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meaning of BSA symbol--fleur dis lis

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  • meaning of BSA symbol--fleur dis lis

    What is the meaning of the BSA symbol that we all wear on our uniforms? The small round one with the purple background and the fleur-dis-lis with the knot?

  • #2
    From the Scouting Insignia Guide:

    World Crest, cloth, No. 00143, all Scouts and leaders, centered horizontally over left pocket and vertically between left shoulder seam and top of pocket. May be worn by all members of Scouting to symbolize their membership in the World Scouting movement.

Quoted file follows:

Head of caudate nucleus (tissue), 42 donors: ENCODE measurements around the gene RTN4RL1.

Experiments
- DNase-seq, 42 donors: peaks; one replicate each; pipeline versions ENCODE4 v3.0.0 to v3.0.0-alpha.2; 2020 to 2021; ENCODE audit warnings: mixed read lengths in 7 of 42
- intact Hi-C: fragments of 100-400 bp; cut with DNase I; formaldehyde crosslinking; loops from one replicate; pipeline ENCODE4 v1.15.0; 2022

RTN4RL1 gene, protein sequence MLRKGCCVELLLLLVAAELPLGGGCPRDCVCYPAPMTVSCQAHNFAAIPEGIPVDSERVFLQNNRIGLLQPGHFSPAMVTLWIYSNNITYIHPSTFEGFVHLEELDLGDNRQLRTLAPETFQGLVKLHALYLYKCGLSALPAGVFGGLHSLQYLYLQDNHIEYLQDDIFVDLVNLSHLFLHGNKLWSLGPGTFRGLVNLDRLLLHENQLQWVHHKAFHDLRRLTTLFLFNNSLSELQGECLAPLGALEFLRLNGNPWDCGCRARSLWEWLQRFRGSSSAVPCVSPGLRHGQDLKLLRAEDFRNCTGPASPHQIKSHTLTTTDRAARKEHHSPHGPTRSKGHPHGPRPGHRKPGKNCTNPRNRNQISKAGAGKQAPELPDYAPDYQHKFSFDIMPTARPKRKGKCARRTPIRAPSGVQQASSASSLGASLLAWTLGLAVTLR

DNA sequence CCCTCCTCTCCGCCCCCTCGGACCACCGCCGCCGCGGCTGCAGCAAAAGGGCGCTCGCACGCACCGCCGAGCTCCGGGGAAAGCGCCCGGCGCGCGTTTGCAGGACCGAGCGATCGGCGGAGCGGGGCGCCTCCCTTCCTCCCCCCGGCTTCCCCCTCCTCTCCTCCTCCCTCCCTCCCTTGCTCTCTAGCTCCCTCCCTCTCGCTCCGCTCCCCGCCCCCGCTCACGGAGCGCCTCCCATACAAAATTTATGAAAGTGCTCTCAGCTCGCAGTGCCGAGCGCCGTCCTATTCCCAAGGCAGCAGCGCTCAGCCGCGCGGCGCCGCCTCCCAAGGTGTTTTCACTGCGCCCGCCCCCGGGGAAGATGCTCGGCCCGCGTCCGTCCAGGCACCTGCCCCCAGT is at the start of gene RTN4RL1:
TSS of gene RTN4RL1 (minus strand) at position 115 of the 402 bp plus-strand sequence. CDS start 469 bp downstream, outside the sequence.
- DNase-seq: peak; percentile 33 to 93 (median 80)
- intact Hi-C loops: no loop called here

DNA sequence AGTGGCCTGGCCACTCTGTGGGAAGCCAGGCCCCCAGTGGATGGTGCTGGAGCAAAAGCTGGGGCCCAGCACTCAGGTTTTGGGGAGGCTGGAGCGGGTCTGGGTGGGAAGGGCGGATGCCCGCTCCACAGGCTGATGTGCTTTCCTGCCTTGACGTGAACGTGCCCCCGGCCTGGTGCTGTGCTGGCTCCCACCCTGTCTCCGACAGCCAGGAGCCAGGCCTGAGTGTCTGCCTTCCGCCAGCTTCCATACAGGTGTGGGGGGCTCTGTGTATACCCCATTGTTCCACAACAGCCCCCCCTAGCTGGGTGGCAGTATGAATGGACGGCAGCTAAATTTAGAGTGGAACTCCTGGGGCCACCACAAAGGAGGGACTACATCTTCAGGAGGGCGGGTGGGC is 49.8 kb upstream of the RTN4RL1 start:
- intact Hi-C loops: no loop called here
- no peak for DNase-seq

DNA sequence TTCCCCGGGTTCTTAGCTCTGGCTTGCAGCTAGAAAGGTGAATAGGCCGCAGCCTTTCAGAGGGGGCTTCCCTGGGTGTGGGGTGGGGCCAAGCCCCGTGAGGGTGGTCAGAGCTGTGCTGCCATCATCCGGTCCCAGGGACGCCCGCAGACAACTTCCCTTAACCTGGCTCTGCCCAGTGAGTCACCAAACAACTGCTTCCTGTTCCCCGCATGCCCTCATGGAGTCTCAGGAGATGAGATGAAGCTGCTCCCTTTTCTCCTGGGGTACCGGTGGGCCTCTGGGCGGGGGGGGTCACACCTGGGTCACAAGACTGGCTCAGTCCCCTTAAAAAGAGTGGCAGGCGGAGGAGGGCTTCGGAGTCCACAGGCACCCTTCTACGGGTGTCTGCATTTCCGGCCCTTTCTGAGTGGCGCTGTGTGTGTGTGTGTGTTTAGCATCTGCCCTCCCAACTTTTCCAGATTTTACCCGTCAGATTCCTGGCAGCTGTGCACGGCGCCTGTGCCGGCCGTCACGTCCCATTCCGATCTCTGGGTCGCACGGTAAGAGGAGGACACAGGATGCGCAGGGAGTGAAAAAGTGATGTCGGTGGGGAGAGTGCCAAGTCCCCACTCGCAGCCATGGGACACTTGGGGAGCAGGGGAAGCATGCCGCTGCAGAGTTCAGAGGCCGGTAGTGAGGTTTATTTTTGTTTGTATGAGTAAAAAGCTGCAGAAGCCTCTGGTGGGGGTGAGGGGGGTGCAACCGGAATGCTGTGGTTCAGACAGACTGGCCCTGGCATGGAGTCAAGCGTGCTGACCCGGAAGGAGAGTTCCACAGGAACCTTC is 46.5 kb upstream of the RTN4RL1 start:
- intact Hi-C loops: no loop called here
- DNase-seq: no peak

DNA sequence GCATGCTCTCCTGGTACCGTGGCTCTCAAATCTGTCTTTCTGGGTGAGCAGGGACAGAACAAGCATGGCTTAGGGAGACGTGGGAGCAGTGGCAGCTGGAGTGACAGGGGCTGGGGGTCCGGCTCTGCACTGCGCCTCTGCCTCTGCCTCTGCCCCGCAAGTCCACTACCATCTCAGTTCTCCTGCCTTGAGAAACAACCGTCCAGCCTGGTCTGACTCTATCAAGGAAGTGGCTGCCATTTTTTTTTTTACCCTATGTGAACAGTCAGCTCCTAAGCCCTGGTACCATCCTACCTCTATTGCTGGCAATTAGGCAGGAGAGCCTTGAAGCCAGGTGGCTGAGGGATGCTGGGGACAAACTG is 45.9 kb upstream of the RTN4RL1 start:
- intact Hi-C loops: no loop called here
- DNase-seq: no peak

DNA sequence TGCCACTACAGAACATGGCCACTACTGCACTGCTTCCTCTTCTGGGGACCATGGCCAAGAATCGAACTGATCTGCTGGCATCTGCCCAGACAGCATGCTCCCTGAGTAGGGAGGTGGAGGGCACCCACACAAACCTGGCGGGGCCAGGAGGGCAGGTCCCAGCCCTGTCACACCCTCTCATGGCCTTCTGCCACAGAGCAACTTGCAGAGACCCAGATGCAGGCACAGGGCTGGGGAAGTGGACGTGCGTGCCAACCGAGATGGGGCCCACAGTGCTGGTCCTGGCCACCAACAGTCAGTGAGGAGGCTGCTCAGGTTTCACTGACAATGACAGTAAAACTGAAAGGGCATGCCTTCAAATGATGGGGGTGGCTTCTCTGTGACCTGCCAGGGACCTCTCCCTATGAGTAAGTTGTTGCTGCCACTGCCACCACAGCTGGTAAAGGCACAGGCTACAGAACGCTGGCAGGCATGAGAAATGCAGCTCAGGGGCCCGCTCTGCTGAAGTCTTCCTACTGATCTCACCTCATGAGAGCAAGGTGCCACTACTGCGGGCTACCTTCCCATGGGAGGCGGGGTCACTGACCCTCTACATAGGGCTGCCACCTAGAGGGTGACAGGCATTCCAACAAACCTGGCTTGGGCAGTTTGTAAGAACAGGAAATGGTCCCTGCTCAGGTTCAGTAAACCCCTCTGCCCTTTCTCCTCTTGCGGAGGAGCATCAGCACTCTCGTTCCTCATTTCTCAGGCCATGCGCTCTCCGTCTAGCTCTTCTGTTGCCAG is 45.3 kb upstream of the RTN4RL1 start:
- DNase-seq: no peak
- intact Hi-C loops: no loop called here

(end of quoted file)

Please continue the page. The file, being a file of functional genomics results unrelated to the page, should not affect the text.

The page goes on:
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    • #3
      This is The Scout Association (UK) factsheet on the World Membership Badge.

      http://www.scoutbase.org.uk/library/hqdocs/facts/pdfs/fs260016.pdf

      Cheers
      Gareth

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      • #4
        As a cool side note, watching Bear Grylls in Man vs Wild, if you look at his coats on the show, you will often see the world crest on the sleeve of his coat.
        Very befitting a Chief Scout.

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        • #5
          The World Crest

          The World Crest is a Scout emblem that has been worn by an estimated 250 million Scouts since the Scouting movement was founded in 1919. It is still worn by 28 million Scouts in 216 countries and territories and is one of the world's best-known symbols.